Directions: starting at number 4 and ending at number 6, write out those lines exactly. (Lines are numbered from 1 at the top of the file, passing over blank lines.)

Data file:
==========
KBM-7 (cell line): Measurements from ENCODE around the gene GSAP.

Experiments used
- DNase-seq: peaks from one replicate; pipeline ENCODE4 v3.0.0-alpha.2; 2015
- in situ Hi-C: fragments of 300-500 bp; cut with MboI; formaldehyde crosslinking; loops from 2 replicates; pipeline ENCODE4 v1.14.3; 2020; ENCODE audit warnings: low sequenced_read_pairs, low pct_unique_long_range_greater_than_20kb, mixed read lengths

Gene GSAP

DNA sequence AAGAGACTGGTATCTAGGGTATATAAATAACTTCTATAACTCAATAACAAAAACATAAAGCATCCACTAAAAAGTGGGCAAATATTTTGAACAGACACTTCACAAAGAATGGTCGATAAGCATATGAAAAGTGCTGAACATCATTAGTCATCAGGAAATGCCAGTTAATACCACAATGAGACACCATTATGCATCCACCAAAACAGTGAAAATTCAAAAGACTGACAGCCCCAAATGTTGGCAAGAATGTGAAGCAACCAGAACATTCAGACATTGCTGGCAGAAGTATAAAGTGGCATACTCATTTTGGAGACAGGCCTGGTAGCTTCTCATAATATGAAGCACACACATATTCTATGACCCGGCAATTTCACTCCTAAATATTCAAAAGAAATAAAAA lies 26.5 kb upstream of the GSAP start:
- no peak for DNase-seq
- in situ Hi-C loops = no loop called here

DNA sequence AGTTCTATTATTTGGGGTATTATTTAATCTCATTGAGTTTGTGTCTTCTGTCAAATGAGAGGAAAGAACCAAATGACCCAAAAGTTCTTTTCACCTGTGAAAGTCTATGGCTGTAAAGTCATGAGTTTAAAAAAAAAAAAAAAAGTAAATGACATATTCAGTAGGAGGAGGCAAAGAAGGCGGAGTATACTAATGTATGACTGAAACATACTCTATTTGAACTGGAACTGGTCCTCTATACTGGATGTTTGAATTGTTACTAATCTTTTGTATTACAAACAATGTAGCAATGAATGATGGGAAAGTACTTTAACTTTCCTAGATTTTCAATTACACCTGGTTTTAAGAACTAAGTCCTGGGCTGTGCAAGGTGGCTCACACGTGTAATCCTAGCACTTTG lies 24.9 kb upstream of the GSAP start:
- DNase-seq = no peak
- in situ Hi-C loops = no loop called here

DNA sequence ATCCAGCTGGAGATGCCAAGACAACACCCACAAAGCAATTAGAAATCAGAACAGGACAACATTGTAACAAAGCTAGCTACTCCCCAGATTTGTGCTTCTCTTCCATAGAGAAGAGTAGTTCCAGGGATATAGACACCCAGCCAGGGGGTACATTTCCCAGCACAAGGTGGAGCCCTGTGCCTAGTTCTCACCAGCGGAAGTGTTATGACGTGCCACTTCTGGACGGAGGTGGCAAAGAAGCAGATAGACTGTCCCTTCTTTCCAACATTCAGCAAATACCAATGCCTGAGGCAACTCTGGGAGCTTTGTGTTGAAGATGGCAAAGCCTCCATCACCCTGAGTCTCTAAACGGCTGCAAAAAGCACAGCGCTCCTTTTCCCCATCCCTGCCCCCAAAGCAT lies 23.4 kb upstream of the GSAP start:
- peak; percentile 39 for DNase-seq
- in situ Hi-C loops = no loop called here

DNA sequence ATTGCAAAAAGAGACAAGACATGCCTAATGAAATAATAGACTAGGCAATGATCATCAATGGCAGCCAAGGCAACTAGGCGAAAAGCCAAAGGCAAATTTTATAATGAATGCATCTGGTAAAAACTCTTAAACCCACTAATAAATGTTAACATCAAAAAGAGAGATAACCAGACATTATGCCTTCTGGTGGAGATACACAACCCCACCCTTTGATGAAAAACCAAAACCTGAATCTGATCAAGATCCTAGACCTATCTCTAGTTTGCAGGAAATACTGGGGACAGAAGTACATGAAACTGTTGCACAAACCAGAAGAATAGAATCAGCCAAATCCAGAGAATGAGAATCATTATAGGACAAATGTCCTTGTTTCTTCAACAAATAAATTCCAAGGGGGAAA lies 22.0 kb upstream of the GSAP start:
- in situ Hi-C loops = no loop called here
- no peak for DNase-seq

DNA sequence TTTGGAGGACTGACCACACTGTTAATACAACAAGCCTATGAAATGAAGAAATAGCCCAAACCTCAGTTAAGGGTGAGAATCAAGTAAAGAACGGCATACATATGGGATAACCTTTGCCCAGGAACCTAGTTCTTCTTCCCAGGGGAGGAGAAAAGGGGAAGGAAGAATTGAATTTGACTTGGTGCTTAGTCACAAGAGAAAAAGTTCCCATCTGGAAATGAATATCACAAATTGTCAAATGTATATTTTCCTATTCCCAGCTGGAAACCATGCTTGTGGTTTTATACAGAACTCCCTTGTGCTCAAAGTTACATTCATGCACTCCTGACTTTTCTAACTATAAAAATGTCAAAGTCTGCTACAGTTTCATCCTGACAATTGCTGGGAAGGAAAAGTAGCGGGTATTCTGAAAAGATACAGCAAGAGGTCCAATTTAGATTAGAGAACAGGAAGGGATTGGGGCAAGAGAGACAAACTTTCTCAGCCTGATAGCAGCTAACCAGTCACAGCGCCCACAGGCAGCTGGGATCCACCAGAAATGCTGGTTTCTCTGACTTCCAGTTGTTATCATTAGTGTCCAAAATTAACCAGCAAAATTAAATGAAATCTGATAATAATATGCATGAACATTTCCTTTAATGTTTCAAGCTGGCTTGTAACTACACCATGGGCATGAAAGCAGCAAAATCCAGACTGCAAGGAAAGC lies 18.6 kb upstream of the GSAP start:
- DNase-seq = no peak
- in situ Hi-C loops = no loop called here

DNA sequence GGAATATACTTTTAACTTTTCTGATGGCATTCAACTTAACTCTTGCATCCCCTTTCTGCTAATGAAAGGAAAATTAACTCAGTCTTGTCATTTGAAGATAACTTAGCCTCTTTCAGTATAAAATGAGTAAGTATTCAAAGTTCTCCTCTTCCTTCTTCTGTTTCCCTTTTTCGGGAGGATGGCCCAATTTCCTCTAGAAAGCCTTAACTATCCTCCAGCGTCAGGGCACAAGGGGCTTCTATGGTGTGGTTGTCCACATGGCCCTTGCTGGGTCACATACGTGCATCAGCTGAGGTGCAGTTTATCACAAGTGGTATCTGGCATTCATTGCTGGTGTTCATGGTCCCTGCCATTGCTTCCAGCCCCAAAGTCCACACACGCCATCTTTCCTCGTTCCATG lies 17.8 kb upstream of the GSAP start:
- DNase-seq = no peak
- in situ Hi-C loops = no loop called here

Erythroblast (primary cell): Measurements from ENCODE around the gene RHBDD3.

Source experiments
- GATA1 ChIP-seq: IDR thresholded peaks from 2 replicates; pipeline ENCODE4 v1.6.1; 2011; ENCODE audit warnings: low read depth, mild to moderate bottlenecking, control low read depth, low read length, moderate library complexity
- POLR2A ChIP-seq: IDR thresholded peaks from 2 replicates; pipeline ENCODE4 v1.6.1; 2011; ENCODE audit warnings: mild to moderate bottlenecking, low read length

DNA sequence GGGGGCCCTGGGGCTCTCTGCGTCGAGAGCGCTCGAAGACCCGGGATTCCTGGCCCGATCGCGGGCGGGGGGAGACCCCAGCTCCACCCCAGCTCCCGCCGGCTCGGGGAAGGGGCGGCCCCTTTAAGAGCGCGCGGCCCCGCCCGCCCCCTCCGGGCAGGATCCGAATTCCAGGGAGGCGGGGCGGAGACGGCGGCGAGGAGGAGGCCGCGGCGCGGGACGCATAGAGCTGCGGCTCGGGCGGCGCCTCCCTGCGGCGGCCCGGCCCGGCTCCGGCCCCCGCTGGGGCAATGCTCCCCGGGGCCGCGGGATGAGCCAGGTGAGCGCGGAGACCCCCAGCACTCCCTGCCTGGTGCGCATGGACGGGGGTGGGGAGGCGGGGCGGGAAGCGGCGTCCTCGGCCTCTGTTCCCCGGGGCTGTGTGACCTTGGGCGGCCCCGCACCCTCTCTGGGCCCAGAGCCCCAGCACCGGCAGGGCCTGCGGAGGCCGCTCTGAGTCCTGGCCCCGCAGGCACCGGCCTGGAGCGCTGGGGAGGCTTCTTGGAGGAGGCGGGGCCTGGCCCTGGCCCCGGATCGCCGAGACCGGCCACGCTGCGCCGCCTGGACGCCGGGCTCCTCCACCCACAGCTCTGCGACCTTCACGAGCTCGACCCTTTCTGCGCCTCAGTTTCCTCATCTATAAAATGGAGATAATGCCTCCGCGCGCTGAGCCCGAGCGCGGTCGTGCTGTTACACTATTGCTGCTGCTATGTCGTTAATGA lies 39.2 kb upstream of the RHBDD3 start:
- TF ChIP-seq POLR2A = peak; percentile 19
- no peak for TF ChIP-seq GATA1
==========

- in situ Hi-C: fragments of 300-500 bp; cut with MboI; formaldehyde crosslinking; loops from 2 replicates; pipeline ENCODE4 v1.14.3; 2020; ENCODE audit warnings: low sequenced_read_pairs, low pct_unique_long_range_greater_than_20kb, mixed read lengths

Gene GSAP

DNA sequence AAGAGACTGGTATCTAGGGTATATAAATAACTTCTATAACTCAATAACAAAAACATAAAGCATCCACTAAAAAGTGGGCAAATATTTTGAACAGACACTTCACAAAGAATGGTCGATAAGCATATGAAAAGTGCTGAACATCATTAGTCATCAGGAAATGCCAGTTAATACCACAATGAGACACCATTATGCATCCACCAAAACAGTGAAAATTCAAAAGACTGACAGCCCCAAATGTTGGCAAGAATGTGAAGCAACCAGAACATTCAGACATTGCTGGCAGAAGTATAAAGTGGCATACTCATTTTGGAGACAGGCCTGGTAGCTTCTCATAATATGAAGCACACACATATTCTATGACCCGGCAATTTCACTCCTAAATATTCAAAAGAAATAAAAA lies 26.5 kb upstream of the GSAP start: